The Associated Press 6 months ago

Study, maps, show more landslides in Astoria

Maps, study show city of Astoria has more landslides than previously thought.

ASTORIA, Ore. (AP) — Leaders in Astoria say the city shouldn't "freak out" because of a newly released maps and a study that show about half the damage to the city from a major earthquake would be from landslides.

The hilly city at Oregon's northwest tip is known for landslides and unstable geology, but the new maps show many more landslides than had been known: 120 within the city limits, 83 of which have moved in the past 150 years.

"I was surprised how many were pointed out on this map, but anyone who has lived in Astoria should not be surprised that we've had landslides," said Mayor Willis Van Dusen.

The state Department of Geology and Mineral Industries used laser-mapping technology, the Daily Astorian (http://bit.ly/1fQy7UF) reported. The study shows that 55 percent of the city is highly susceptible to shallow landslides, 37 percent to deep landslides.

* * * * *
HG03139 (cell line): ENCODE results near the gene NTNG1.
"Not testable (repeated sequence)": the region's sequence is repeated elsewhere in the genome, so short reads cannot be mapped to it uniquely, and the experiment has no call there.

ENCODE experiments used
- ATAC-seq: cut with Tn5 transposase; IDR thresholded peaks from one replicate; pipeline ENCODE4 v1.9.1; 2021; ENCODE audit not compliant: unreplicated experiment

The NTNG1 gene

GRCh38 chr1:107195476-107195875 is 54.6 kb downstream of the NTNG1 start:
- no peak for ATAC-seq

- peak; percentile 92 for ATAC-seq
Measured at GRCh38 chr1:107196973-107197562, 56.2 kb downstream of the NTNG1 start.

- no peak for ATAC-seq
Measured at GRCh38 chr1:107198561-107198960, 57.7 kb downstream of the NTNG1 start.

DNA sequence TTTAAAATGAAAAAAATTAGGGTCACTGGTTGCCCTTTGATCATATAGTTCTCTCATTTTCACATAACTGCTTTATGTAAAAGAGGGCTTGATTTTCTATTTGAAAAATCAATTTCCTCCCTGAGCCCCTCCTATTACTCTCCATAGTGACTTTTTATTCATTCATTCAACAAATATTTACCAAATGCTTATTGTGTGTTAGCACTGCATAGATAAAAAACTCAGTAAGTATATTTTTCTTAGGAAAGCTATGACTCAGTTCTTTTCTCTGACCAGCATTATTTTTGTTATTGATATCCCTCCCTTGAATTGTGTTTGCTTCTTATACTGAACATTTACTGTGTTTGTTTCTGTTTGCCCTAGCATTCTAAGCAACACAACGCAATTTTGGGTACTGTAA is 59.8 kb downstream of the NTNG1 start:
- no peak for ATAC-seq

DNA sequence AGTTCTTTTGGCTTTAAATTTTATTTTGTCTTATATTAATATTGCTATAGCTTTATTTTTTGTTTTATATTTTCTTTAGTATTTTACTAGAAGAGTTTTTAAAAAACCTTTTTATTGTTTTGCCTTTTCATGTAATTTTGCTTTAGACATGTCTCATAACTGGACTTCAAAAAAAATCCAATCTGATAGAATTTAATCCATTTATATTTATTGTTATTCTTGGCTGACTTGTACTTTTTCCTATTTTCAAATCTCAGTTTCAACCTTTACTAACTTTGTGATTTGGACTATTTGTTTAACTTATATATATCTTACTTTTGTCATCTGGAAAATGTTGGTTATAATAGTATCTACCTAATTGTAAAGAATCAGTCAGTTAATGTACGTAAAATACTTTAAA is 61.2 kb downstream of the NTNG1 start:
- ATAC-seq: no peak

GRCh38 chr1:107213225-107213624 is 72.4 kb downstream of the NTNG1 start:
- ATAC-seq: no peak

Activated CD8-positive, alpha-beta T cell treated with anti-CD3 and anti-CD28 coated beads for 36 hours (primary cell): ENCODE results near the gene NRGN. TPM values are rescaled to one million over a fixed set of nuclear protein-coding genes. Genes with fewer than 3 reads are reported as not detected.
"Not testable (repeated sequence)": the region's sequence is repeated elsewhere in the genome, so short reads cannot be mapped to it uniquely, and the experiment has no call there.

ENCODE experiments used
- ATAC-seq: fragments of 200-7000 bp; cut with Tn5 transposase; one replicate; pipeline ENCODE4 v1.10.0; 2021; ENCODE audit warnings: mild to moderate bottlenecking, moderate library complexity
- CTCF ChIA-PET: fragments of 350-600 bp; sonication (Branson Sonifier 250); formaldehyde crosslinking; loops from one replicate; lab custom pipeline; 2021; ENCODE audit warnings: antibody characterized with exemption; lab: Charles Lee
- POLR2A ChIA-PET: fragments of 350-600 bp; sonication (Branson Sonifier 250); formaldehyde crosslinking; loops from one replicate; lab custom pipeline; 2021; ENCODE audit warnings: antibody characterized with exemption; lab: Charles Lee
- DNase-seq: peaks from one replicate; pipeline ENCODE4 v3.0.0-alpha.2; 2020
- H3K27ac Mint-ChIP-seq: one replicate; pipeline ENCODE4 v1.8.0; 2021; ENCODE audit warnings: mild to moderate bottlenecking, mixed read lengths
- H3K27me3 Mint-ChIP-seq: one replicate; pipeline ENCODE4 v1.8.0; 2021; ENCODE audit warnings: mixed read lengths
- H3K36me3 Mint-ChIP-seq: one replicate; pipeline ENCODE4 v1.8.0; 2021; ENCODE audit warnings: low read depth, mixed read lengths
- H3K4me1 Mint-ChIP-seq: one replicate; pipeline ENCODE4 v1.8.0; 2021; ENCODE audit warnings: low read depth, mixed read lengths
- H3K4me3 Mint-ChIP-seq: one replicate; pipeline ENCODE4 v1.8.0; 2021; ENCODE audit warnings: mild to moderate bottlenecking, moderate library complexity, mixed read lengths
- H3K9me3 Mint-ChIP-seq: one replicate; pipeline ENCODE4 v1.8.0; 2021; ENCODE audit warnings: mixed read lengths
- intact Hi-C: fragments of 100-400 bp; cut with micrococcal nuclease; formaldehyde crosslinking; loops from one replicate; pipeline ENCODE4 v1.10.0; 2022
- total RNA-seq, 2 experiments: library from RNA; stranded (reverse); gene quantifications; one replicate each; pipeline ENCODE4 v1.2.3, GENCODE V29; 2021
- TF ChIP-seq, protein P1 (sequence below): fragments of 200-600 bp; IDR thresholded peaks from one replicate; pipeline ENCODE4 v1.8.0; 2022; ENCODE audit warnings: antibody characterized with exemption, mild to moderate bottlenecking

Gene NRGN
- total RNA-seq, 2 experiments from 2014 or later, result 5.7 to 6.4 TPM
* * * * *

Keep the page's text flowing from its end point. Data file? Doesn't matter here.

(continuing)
The deeper the slide, the less likely measures such as retaining walls will do any good, city officials said.

City Manager Paul Benoit said the city has long been aware of the jeopardy — it had the maps for five years before they were released publicly last week.

"We're continuing to work with the experts to know how best to interpret these maps," he said. "... It's important not to freak out. It's where we live, and this just helps us to understand where we live better."

Officials say the maps are not specific to individual lots but rather describe areas, and they can assist in emergency operations, evacuation maps and planning.

"They give planners an idea of what is out there and where to focus their efforts," said state scientist Bill Burns.

Over the years, the city has dealt with several major slides. Houses have been moved from areas near the hospital and the Chamber of Commerce offices, for example.

Van Dusen recalled the largest landslide in recent history was in 2007, a deep one at 85 feet. He said damage was minimized because "the city didn't allow any to be built there after the previous slide in 1954."

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Information from: The Daily Astorian, http://www.dailyastorian.com

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